What about when only a single ingredient or component of a product is ethically produced yet the whole product is marketed as ethical? What if the product isn’t ethical at all and the brand markets it as ‘vegan’ ‘activist’ ‘natural’ or ‘recycled’? This is where greenwashing misleads shoppers.
The greenwashing checklist
Futerra’s Selling Sustainability Report published in 2015 gives us 10 marketing strategies used in greenwashing that we should be looking out for. This is often a good place to start…
Vague language: Words or terms with no clear meaning. What does eco-friendly actually mean? How is the product friendly?
Green products vs. dirty company: For example, energy-efficient light bulbs made in a factory that pollutes rivers or a single vegan product in a cosmetics line that is known to test on animals.
Suggestive imagery: Images that present the product as being environmentally friendly. Think green leaves and animals.
Irrelevant claims: Watch out for this one. In many cases, the emphasis on a very small attribute will be the entire focus.
“Best-in-class” boasts: Beware ‘we’re greener than the rest’ rhetoric. The rest might be terrible and this brand might be just as bad.
Lack of credibility: Is nuclear energy good for you? Are cigarettes?
Jargon: Information that only a scientist could check or understand.
Imaginary friends: Made-up third-party endorsements.
No proof: A claim that could be true but there’s no evidence present.
Outright lies: Totally fabricated claims or manipulated data.
Trust and transparency pays off
So what can we use to identify and eradicate greenwashing? We can type the question ‘what is greenwashing’ into a search engine, sure, but what about tools to help verify which brands are truly sustainable and which are merely virtue signalling? That’s obviously where we come in.
We work hard to verify brands’ sustainability ranking, but this kind of verification needs to be rolled out globally, putting pressure on brands to step up and walk the walk, instead of just taking the talk.
And how do we turn an entire industry on its head and demand accountability? That’s where regulation comes in. By regulating supply chains, trading costs, rights to safe working environments and a living wage, sustainable policy makers will be able to hold brands accountable for dubious behaviour and greenwash.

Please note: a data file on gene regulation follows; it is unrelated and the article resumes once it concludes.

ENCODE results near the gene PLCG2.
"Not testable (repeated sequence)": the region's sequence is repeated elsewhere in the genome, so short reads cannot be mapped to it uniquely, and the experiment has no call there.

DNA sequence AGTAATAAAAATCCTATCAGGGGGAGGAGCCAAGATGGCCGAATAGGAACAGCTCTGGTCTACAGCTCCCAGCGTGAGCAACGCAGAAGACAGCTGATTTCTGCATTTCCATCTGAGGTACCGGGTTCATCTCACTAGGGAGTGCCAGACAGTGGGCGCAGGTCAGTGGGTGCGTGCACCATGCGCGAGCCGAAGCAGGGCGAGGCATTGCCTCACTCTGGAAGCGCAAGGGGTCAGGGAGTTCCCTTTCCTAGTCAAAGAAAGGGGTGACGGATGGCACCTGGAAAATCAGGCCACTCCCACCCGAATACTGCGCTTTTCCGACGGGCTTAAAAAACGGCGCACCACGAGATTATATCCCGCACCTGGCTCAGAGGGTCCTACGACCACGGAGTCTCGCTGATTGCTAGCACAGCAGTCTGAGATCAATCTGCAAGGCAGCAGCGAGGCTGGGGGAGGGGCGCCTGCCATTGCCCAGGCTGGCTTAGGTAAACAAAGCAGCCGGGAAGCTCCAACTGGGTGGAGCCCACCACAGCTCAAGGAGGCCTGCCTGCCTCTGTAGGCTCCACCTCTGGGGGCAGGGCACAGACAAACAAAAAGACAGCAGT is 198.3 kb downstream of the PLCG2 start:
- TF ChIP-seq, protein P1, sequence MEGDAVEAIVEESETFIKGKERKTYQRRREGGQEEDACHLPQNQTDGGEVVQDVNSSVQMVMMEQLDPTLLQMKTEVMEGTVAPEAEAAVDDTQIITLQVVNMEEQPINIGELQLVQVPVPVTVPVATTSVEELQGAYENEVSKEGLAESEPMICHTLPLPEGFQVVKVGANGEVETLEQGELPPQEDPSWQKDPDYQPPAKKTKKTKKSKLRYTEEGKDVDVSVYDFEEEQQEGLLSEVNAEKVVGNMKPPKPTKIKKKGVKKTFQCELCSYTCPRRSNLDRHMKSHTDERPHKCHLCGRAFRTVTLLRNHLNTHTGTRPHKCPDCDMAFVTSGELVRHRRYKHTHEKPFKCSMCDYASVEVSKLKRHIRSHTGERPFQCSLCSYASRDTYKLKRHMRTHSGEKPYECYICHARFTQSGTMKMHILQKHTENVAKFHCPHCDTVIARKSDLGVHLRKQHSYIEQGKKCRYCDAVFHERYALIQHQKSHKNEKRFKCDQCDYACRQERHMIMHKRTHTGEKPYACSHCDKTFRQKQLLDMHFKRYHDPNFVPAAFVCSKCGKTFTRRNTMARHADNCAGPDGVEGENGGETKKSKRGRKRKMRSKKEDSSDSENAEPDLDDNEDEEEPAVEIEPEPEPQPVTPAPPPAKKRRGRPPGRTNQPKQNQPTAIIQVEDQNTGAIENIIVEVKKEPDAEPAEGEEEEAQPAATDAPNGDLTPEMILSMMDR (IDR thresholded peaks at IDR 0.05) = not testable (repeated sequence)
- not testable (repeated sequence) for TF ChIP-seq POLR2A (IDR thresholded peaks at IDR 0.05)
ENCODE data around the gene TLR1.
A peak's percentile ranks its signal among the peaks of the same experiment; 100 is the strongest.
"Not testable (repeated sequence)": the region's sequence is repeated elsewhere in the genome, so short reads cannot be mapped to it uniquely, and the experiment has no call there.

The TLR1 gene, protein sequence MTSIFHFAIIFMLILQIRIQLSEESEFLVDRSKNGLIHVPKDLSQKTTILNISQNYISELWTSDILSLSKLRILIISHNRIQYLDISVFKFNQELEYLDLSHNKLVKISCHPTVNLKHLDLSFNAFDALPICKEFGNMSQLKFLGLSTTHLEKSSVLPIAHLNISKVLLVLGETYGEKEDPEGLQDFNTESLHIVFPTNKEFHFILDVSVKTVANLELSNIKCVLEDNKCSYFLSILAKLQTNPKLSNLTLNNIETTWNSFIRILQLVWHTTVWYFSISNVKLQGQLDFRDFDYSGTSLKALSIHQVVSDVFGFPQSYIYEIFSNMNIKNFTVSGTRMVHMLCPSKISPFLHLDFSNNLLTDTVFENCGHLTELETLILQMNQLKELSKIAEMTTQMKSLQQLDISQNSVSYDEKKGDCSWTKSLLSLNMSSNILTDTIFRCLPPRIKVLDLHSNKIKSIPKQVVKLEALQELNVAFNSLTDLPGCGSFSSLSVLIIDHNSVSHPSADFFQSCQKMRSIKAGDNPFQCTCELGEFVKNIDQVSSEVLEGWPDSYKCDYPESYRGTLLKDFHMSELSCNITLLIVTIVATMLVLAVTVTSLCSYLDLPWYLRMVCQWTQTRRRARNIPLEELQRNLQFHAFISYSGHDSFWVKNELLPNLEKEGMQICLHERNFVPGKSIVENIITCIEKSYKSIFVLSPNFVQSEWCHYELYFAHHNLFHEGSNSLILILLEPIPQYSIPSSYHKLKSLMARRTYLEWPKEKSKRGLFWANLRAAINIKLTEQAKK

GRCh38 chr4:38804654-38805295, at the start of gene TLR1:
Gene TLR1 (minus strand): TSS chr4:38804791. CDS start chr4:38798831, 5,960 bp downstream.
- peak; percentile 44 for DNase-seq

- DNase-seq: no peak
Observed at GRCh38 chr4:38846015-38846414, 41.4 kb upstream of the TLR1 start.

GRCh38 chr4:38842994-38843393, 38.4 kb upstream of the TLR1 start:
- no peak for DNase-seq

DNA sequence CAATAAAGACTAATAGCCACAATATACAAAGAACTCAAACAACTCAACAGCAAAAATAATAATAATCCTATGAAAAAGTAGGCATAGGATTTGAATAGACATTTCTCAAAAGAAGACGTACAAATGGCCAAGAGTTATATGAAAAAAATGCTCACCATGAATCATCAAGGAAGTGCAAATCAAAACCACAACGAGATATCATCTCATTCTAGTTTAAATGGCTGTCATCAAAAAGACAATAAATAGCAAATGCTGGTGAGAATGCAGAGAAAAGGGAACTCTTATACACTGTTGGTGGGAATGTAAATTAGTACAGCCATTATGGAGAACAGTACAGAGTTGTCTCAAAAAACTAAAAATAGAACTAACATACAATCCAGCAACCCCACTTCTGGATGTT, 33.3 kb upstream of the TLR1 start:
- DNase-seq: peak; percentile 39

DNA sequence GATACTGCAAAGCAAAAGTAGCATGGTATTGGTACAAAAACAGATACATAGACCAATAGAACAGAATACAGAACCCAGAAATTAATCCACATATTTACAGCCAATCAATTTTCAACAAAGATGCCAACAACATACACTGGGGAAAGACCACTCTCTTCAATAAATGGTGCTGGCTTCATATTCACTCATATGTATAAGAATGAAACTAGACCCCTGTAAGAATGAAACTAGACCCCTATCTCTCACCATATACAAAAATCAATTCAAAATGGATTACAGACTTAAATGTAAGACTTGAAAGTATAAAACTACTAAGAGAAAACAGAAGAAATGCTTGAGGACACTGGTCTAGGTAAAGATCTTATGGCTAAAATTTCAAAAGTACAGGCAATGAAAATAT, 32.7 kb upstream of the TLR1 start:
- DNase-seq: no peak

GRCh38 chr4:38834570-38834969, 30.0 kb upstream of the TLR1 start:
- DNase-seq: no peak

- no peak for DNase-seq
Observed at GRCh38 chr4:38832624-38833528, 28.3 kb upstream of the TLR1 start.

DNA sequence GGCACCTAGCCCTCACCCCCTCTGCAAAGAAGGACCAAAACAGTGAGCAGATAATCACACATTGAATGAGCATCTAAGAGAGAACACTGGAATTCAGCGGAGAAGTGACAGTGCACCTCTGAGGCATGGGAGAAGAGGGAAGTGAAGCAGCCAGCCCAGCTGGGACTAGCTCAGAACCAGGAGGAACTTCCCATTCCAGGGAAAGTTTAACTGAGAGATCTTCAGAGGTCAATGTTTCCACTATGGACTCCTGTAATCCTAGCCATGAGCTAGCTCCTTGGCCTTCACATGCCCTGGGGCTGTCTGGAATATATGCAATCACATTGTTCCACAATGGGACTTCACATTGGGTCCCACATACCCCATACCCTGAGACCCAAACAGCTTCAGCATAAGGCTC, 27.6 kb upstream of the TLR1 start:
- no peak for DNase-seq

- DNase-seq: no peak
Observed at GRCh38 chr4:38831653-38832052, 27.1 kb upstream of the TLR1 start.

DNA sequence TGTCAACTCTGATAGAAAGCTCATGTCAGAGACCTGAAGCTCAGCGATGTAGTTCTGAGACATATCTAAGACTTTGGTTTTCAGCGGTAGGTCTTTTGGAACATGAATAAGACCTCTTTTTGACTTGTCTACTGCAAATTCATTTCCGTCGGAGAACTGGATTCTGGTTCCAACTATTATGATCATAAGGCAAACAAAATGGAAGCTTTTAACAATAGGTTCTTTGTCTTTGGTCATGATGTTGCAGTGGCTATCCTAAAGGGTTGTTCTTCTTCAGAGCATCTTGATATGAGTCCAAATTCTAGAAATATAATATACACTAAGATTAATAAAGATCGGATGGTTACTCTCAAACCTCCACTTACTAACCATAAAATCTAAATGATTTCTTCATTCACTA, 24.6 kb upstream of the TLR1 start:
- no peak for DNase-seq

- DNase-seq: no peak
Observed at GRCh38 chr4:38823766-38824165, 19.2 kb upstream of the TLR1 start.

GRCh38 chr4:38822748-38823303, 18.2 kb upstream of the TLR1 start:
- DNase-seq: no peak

But hang on, what good is all this verification and accountability if consumers can’t make sense of it? For this to work, information and resources need to be made readily available to consumers. And that’s where brands step up.
Brand transparency is essential so that consumers know exactly what they’re buying, where it comes from and how it’s made. And with brand transparency comes the end of greenwashing.
As a business, it’s crucial to employ a strategy that positions transparency as a key priority. This is essential to gaining and retaining consumer trust. It may seem like a quick win to market a product as ethical, sustainable or eco-friendly, when in fact, it barely qualifies as any of those things, but in the long term, consumers will discover the truth and false marketing will do your business more harm than good.
With new regulations and verification tools affecting brands’ ability to get away with greenwashing, the effects are guaranteed to negatively impact brand reputation.
Trust, authenticity and transparency pays off. We’ve already seen that developing a greater volume of truly sustainable products instead of making false claims and rebranding existing ones means a spike in new customers, customer retention, sales and brand trust.
How to eliminate greenwashing
So to sum up, how to we do away with greenwashing once and for all?
Greater consumer knowledge
Brand transparency and accountability
Focused industry regulations
Ethical verification tools